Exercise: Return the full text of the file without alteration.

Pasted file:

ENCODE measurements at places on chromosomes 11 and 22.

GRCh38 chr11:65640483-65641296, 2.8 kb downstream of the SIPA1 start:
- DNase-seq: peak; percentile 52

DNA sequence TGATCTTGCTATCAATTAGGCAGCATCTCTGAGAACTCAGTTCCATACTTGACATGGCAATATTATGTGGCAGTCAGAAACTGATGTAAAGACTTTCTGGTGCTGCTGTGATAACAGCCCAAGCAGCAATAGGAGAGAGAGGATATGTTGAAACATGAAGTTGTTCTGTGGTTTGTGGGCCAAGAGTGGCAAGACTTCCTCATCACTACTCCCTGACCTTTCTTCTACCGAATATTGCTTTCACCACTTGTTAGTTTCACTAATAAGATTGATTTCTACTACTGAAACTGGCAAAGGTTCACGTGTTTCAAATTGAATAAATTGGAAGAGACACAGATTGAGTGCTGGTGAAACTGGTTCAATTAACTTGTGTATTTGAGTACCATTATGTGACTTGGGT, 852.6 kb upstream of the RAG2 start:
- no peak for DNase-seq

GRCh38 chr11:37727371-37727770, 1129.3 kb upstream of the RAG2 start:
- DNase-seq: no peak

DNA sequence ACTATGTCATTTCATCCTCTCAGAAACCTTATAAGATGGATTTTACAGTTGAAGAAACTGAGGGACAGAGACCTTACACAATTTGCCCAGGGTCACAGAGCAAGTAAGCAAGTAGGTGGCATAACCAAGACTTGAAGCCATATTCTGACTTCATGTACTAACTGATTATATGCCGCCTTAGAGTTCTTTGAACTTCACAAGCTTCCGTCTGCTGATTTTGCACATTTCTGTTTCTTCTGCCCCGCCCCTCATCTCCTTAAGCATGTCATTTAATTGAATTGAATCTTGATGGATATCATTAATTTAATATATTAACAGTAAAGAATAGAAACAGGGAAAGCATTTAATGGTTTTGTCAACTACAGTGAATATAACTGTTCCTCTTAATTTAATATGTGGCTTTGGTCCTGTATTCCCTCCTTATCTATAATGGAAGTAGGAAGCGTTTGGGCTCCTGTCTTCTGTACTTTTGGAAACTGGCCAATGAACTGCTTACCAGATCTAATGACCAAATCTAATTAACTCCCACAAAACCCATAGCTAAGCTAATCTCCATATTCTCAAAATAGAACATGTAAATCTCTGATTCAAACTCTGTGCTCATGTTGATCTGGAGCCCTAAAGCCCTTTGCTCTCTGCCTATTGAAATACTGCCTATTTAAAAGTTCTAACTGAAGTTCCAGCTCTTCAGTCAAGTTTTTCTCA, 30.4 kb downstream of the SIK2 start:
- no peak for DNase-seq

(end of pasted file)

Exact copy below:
ENCODE measurements at places on chromosomes 11 and 22.

GRCh38 chr11:65640483-65641296, 2.8 kb downstream of the SIPA1 start:
- DNase-seq: peak; percentile 52

DNA sequence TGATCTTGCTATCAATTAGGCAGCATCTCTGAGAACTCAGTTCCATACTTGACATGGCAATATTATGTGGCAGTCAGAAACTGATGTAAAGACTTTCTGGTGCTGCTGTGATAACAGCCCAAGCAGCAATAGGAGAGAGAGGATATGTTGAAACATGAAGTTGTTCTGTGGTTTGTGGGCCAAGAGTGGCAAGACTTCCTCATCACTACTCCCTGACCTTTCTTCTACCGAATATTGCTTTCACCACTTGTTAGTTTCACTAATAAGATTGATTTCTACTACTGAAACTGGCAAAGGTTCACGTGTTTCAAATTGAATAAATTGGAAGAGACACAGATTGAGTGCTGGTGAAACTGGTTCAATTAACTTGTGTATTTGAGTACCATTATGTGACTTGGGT, 852.6 kb upstream of the RAG2 start:
- no peak for DNase-seq

GRCh38 chr11:37727371-37727770, 1129.3 kb upstream of the RAG2 start:
- DNase-seq: no peak

DNA sequence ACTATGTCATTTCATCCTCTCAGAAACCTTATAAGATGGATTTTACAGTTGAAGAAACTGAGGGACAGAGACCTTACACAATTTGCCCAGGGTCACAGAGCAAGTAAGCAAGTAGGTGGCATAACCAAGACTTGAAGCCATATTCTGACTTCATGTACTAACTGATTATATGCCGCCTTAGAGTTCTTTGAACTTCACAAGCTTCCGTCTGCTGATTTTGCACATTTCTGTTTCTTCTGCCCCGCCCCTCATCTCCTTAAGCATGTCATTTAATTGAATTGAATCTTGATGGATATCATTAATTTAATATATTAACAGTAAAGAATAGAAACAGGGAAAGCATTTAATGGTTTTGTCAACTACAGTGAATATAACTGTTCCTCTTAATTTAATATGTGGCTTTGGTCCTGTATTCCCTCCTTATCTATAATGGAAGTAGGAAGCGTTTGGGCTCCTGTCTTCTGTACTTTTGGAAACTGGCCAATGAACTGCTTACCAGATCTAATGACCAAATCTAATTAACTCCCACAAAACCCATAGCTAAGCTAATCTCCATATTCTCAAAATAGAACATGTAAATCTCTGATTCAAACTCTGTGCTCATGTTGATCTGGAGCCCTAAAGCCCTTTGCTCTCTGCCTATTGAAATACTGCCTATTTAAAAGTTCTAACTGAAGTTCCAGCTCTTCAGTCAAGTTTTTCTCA, 30.4 kb downstream of the SIK2 start:
- no peak for DNase-seq